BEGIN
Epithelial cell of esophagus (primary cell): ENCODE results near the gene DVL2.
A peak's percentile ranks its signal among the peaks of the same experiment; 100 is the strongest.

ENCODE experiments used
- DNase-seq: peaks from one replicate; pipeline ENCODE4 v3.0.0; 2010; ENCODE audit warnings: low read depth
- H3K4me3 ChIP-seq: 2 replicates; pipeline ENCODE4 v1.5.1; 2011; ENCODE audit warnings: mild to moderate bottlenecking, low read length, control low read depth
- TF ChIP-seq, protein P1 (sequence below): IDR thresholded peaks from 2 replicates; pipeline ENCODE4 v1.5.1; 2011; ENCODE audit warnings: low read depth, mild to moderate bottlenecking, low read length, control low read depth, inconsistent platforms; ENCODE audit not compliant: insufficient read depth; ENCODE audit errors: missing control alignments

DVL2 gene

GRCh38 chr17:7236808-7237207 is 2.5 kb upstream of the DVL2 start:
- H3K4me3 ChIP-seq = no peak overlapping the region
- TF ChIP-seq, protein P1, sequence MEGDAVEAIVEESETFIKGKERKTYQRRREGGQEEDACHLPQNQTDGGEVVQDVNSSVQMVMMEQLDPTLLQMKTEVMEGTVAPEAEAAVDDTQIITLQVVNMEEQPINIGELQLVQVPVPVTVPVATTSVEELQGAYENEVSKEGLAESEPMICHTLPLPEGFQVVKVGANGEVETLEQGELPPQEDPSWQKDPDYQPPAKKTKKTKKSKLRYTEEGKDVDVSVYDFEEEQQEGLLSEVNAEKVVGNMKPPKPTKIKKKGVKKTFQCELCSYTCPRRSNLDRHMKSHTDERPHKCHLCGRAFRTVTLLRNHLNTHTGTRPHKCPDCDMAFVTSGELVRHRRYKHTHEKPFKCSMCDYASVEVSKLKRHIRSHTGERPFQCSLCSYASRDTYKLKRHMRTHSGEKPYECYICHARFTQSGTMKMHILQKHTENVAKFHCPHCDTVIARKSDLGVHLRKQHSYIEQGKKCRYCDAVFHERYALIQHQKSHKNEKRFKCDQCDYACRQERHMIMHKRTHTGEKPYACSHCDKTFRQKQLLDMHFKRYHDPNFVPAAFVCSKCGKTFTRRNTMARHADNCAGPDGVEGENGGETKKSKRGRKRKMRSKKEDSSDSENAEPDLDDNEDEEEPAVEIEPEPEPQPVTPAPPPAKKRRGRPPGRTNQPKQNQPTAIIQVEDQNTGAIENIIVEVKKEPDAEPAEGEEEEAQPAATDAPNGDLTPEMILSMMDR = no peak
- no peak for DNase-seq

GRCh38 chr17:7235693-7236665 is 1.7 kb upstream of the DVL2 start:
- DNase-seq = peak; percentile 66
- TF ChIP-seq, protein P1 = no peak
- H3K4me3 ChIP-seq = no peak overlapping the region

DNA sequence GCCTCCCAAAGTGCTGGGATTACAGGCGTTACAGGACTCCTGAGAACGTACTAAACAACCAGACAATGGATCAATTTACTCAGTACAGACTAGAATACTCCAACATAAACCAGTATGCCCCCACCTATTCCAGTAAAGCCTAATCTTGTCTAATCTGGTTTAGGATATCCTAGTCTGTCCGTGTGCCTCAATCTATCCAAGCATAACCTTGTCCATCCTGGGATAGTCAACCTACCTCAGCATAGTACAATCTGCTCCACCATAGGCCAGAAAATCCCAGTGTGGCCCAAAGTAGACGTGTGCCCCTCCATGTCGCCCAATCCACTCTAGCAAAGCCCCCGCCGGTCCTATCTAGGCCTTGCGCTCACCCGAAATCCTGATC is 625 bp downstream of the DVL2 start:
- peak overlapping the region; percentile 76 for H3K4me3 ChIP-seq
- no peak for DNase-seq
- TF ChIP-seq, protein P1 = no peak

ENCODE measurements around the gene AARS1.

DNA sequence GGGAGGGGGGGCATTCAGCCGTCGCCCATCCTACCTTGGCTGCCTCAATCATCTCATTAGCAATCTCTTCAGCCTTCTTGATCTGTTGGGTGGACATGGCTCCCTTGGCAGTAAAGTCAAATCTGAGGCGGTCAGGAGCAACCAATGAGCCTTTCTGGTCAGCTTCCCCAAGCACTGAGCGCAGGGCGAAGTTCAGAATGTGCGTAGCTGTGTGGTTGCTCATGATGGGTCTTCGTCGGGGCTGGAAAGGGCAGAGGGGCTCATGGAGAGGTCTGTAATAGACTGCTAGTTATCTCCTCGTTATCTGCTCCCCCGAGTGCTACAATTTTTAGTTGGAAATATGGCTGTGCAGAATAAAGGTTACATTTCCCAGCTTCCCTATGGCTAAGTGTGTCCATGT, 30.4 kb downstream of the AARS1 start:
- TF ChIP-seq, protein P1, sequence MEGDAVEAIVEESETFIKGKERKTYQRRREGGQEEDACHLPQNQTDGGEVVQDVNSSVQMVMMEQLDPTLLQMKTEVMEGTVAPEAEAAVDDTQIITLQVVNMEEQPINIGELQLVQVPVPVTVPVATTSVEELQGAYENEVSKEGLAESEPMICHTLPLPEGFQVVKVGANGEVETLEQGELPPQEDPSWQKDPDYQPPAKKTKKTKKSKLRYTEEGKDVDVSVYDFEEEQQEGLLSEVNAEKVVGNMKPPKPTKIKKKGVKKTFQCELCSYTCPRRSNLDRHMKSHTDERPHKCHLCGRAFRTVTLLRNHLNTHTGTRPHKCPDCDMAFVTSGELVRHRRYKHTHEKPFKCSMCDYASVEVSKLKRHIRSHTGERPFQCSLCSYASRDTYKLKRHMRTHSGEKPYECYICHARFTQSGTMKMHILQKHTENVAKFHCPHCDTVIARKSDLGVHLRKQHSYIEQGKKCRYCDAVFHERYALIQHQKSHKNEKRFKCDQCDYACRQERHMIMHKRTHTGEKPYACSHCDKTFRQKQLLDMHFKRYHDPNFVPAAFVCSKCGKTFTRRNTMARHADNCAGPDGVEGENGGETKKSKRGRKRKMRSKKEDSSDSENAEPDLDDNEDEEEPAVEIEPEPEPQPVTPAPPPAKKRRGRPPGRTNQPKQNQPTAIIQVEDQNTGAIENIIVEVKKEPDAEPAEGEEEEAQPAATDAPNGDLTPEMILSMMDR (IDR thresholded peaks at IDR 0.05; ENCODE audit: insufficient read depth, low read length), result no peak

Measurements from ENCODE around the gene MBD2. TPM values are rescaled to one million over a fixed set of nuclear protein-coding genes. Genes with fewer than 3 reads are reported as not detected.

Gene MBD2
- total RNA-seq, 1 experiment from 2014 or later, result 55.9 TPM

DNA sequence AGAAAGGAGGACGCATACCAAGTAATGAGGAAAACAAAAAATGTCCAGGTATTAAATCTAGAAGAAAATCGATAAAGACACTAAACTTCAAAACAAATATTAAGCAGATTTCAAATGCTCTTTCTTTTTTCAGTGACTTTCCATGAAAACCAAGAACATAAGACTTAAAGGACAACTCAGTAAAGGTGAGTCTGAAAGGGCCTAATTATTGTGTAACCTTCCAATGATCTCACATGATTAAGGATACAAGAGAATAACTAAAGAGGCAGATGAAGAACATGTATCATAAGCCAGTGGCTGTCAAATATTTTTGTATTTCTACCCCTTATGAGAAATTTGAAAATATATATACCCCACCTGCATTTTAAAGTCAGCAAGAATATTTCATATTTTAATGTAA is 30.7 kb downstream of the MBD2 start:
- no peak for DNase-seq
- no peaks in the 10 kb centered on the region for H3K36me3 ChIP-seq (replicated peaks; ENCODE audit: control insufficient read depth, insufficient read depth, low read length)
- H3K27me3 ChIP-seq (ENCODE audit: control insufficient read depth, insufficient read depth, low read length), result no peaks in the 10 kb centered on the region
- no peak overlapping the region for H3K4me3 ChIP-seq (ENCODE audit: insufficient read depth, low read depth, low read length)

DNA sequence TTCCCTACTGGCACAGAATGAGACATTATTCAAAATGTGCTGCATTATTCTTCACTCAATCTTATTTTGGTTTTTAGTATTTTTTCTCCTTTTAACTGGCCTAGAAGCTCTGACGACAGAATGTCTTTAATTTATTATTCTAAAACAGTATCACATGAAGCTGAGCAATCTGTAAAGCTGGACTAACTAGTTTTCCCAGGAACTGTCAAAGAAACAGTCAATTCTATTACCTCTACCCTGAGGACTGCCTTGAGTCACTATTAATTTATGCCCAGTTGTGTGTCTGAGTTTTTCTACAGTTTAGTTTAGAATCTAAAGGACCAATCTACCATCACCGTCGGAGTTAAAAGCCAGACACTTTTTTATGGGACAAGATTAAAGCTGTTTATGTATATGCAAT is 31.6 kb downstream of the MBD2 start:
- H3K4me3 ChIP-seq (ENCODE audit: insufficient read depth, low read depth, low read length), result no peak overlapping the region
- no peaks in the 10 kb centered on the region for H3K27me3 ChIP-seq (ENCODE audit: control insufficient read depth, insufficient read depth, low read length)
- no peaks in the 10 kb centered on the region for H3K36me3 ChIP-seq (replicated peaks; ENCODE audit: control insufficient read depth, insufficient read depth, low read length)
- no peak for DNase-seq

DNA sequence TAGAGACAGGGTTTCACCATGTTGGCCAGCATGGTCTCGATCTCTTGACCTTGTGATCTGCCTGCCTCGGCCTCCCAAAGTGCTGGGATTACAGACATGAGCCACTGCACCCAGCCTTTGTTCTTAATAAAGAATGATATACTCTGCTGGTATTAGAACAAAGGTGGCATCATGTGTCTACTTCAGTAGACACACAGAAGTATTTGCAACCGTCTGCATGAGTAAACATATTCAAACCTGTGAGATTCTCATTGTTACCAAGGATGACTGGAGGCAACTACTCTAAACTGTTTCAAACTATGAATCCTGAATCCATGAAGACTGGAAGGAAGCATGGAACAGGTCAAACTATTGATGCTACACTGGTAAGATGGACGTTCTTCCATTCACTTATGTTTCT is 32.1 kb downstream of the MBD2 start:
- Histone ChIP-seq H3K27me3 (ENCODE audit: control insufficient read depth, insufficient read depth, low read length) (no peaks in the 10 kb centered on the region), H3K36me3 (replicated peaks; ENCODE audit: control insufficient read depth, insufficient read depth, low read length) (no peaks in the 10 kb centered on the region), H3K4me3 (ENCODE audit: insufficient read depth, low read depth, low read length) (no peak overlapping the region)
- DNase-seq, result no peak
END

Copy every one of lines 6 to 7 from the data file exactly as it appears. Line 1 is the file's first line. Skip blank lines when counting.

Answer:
- TF ChIP-seq, protein P1 (sequence below): IDR thresholded peaks from 2 replicates; pipeline ENCODE4 v1.5.1; 2011; ENCODE audit warnings: low read depth, mild to moderate bottlenecking, low read length, control low read depth, inconsistent platforms; ENCODE audit not compliant: insufficient read depth; ENCODE audit errors: missing control alignments

DVL2 gene